Reading forms a central part of the English curriculum in schools and the benefits that children receive by encountering a range of different texts in an academic setting are varied and many. Spelling, grammar, creative writing ability and comprehension skills are all improved when children are introduced to challenging literature at an early age.
As well as forming part of children’s learning in the classroom, the importance of reading outside of school should not be underestimated. The British Cohort Study, which tracks the lives of 17,000 members who were born in the same week in 1970, found a clear link between children who read for fun in their own time and high achievers in education. The study compared children from the same social background who frequently read, at ages ten and sixteen, with those who did not. The children who read regularly were found to gain higher test results than those who read less.
Reading at home has been found to be a more important factor in social mobility and intellectual progress for children than inherited privilege. The British Cohort Study found that when looking at the intellectual progress of their participants, the impact of reading at home for pleasure was four times greater than having a parent with a university degree.
Reading introduces children to new words, therefore the positive impact of reading for fun on a child’s vocabulary is not surprising. More startling are the findings which indicate that reading for pleasure is also beneficial to a child’s mathematical progress. This is because maths questions still have to be read and understood before the answer can be calculated. Independent reading, away from the classroom, can also promote a self-sufficient approach to learning. A child who develops independent study skills will be more confident when doing their homework, and more likely to do it without parental prompting or supervision. A growing level of confidence will also mean children are more likely to tackle maths problems with a positive attitude, and not shy away from them.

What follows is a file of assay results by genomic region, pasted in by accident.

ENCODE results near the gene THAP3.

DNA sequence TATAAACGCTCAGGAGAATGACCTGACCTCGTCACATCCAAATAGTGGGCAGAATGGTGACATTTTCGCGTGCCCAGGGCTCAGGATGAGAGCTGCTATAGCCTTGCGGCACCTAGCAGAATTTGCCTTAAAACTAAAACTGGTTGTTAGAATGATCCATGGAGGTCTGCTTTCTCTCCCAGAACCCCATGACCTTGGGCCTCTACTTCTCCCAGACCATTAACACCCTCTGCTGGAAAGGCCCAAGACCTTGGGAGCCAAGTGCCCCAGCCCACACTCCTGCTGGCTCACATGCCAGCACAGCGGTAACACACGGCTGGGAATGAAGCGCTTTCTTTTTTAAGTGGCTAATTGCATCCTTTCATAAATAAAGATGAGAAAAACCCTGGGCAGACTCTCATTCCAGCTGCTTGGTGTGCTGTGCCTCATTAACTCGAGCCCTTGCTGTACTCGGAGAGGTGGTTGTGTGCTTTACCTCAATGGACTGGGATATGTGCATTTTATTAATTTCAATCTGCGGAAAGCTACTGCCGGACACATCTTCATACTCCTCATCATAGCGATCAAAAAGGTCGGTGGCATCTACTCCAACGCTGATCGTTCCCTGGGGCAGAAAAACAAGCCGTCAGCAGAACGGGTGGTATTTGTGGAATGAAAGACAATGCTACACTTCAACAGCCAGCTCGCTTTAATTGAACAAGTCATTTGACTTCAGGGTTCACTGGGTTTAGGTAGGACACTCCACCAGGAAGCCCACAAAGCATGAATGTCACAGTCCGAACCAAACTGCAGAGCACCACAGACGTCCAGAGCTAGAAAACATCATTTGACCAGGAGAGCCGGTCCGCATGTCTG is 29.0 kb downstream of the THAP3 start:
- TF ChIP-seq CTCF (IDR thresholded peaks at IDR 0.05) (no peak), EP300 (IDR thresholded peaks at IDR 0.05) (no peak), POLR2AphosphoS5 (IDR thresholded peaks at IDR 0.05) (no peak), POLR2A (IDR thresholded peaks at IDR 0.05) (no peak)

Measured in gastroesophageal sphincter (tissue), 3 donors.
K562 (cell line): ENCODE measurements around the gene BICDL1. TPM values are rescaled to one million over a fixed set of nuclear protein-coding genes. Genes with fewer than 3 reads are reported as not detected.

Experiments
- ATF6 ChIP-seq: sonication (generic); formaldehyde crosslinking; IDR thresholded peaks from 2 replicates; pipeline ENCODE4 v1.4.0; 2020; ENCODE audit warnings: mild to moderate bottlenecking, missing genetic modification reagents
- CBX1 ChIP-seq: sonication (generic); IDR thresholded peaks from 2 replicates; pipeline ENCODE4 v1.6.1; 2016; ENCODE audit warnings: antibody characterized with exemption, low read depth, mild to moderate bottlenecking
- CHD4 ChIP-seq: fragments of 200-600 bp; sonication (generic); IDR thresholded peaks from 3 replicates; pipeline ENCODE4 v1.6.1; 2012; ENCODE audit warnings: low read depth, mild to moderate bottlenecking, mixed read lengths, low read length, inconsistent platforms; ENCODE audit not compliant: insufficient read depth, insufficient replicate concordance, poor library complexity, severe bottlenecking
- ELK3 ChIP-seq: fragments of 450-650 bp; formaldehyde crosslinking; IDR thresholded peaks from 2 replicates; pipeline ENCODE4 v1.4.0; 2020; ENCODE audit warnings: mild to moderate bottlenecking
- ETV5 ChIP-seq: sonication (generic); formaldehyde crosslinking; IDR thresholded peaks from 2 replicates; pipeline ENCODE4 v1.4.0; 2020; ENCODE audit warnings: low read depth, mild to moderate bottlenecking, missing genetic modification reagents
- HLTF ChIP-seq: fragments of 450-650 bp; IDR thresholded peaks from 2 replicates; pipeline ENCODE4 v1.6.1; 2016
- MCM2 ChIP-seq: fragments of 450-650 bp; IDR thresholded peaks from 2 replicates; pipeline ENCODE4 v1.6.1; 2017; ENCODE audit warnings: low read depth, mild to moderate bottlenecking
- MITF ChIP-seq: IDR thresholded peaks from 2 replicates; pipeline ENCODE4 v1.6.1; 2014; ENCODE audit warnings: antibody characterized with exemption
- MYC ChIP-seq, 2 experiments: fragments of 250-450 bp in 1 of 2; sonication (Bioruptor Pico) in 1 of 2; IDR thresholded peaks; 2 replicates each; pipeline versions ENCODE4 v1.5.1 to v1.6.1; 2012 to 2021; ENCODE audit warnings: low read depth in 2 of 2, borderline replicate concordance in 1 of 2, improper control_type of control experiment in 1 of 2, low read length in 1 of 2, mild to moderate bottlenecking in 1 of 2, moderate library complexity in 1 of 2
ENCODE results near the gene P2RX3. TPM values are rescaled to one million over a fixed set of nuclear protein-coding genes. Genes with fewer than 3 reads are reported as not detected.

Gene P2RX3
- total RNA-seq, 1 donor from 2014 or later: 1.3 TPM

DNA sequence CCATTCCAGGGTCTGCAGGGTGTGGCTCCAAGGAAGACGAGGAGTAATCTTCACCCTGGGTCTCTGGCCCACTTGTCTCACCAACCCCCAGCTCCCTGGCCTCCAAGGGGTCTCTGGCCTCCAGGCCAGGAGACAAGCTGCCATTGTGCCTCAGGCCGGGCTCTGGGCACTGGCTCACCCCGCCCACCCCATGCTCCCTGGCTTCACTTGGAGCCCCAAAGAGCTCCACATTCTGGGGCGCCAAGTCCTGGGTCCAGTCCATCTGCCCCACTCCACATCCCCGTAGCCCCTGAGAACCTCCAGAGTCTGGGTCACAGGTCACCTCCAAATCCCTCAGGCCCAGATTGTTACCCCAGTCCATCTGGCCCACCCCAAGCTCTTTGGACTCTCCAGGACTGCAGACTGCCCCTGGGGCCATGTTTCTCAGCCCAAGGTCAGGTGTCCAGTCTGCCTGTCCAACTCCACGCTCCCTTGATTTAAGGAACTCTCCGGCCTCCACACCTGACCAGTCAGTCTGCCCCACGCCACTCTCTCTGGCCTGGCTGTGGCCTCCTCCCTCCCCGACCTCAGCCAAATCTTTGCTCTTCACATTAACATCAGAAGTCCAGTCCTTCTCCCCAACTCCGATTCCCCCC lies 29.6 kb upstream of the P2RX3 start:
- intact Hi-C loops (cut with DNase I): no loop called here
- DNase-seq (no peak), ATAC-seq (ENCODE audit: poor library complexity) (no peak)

Children who read independently will also regularly come across new ideas, information and concepts that challenge their thinking. This helps develop critical thinking skills and the ability to judge ideas and form positive values for living.
So, given the myriad of benefits to a child’s development, which reading for pleasure can foster, it is worrying that this important activity is declining among primary school age pupils. Part of the reason for this is the increasing number of ‘time poor’ parents who are dropping the ritual of sharing bedtime stories with their children once they start school. The availability of new technology is also a contributing factor, with books being shunned for tablets and mobile devices in many households. One way of counteracting this tendency is to download children’s books onto tablets or mobile devices. This is a great way to encourage children to read independently as it is now linked to the technology with which they are increasingly familiar.
I am a firm believer that making time for children to read independently outside the classroom is an essential part of ensuring that a child reaches their full academic potential. As well as helping to develop academic skills, discovering the joy of reading independently will fire a child’s creativity and inspire a curiosity for the written word which will bring them pleasure throughout the rest of their lives.
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